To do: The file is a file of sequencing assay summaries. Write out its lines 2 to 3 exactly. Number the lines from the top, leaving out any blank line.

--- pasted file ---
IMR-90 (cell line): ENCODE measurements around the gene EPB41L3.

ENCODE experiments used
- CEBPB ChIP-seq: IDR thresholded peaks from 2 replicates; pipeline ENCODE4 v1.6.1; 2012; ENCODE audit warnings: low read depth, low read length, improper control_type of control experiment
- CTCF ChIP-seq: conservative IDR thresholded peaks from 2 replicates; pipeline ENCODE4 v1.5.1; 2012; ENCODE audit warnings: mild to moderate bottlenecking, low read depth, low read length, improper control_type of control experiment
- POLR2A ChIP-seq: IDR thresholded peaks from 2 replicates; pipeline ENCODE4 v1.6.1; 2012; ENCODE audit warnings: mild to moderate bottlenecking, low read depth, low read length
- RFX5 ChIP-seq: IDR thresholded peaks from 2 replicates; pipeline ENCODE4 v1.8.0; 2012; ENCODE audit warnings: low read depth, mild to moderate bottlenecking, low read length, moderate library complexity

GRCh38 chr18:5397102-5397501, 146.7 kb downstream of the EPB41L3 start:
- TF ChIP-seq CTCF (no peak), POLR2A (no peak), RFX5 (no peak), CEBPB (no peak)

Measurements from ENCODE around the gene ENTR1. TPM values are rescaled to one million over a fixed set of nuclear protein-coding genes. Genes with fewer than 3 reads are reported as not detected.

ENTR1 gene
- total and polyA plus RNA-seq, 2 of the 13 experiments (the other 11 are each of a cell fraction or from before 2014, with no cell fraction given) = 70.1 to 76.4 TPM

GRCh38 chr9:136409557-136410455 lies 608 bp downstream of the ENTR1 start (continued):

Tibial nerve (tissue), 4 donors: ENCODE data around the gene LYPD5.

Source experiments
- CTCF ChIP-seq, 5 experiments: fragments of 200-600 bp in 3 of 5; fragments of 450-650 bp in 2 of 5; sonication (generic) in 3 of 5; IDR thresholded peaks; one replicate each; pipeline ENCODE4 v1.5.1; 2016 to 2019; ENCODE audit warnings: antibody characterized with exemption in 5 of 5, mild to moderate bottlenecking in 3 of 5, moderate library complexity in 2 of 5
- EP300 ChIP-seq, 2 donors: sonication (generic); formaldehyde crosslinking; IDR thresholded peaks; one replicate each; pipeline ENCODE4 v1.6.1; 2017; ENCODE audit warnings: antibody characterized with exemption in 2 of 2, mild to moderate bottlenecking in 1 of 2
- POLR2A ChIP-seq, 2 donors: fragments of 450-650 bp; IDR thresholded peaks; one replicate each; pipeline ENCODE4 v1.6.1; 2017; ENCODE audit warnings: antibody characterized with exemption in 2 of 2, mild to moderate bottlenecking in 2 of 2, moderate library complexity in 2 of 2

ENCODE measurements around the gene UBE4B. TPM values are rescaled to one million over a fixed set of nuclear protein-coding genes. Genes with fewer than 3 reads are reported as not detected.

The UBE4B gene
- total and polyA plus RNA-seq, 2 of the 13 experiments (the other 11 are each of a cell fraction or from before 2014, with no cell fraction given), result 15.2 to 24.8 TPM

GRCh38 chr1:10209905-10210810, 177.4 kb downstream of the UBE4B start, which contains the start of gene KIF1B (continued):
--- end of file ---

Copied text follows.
ENCODE experiments used
- CEBPB ChIP-seq: IDR thresholded peaks from 2 replicates; pipeline ENCODE4 v1.6.1; 2012; ENCODE audit warnings: low read depth, low read length, improper control_type of control experiment